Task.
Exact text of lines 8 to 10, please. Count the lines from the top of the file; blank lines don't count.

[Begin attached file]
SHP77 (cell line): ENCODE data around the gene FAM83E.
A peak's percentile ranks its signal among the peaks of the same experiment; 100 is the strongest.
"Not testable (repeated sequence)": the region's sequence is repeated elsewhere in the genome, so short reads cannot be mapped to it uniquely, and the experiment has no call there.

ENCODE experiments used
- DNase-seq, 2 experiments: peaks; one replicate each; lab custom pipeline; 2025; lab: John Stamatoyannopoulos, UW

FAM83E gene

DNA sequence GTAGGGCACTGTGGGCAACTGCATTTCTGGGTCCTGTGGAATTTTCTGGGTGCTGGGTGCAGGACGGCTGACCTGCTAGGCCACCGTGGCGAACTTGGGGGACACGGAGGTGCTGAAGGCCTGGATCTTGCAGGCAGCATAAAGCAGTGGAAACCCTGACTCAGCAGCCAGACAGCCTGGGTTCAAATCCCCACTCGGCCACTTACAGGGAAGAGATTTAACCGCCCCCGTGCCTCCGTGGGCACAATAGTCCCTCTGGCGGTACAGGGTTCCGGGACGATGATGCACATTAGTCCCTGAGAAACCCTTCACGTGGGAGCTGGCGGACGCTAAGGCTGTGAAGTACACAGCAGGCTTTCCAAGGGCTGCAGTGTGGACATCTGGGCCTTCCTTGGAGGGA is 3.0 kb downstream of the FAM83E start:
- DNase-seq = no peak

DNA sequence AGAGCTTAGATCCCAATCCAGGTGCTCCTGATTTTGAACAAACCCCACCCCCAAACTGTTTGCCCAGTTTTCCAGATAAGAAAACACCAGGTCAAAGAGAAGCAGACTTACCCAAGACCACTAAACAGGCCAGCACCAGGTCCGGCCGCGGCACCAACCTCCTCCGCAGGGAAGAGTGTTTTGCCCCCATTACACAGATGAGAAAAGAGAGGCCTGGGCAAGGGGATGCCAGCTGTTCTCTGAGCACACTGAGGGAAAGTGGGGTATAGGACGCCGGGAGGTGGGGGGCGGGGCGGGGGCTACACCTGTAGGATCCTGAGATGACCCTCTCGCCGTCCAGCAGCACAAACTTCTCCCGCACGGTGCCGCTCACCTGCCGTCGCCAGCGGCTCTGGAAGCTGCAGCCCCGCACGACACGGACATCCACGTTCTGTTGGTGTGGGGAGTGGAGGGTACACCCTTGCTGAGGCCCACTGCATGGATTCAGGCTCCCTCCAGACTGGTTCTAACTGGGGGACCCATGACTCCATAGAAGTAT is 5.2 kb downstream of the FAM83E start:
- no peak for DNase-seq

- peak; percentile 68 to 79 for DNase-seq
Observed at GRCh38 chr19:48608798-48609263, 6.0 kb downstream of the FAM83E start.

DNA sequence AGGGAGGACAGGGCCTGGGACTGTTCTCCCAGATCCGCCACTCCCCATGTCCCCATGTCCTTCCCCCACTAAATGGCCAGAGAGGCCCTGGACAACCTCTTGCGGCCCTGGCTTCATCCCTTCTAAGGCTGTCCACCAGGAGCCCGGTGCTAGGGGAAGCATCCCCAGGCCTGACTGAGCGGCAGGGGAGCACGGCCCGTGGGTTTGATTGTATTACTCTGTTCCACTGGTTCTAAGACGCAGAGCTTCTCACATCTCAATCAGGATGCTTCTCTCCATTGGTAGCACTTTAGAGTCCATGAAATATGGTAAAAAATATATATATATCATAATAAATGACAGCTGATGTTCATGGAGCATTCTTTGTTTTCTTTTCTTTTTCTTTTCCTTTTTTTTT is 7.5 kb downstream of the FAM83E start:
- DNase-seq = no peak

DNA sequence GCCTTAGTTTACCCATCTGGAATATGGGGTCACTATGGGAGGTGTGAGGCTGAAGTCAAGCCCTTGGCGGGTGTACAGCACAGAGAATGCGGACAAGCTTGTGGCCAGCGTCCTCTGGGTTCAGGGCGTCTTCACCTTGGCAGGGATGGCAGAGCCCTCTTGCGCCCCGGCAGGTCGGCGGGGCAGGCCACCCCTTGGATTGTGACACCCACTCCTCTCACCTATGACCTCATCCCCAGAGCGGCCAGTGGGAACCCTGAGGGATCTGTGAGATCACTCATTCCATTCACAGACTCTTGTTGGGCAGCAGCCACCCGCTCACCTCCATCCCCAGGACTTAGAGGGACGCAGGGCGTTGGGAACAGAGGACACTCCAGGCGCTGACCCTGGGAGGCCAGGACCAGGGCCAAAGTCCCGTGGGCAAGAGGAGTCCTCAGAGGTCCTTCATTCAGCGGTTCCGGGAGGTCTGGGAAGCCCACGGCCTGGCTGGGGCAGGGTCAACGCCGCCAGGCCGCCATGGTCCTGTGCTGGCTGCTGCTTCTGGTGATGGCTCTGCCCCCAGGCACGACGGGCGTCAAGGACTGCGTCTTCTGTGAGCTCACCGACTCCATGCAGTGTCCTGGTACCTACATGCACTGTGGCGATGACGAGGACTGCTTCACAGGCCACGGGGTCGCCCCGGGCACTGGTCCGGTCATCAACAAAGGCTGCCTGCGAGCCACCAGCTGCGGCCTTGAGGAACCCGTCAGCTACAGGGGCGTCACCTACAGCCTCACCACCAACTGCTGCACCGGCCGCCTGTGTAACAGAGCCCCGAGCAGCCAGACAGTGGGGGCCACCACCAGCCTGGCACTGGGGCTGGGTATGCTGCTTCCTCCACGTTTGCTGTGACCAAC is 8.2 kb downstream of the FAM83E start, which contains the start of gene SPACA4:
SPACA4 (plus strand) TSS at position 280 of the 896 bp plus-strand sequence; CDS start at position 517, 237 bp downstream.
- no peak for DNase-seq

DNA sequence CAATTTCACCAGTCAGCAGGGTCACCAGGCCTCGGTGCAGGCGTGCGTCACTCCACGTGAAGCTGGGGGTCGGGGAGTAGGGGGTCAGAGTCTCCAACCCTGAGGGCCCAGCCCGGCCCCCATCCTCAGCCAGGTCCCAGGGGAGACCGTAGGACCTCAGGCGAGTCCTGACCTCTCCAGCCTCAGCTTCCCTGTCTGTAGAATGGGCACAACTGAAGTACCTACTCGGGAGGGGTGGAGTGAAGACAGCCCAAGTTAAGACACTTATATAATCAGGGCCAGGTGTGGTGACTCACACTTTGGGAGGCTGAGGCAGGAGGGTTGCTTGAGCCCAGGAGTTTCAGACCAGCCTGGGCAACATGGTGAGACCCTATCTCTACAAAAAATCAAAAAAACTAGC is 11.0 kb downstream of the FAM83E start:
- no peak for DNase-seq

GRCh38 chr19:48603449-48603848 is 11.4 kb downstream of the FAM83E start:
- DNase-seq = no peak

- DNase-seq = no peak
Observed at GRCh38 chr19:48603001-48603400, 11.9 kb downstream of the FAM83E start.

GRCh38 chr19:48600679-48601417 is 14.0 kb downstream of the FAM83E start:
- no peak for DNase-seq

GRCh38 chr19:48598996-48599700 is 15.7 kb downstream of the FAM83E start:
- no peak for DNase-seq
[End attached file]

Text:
- DNase-seq = no peak

DNA sequence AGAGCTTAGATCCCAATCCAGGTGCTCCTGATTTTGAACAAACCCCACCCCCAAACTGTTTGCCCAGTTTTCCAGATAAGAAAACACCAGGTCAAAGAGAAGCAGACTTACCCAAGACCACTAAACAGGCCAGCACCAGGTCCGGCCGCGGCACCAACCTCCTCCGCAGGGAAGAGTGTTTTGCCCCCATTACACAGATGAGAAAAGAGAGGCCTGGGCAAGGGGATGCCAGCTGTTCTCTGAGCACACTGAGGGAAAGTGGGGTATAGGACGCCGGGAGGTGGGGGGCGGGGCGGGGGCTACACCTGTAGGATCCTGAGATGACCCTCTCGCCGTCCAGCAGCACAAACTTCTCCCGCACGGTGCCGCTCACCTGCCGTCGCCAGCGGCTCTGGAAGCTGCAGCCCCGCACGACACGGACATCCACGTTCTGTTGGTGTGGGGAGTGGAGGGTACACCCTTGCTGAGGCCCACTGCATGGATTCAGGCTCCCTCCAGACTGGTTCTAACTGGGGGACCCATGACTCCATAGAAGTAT is 5.2 kb downstream of the FAM83E start:
- no peak for DNase-seq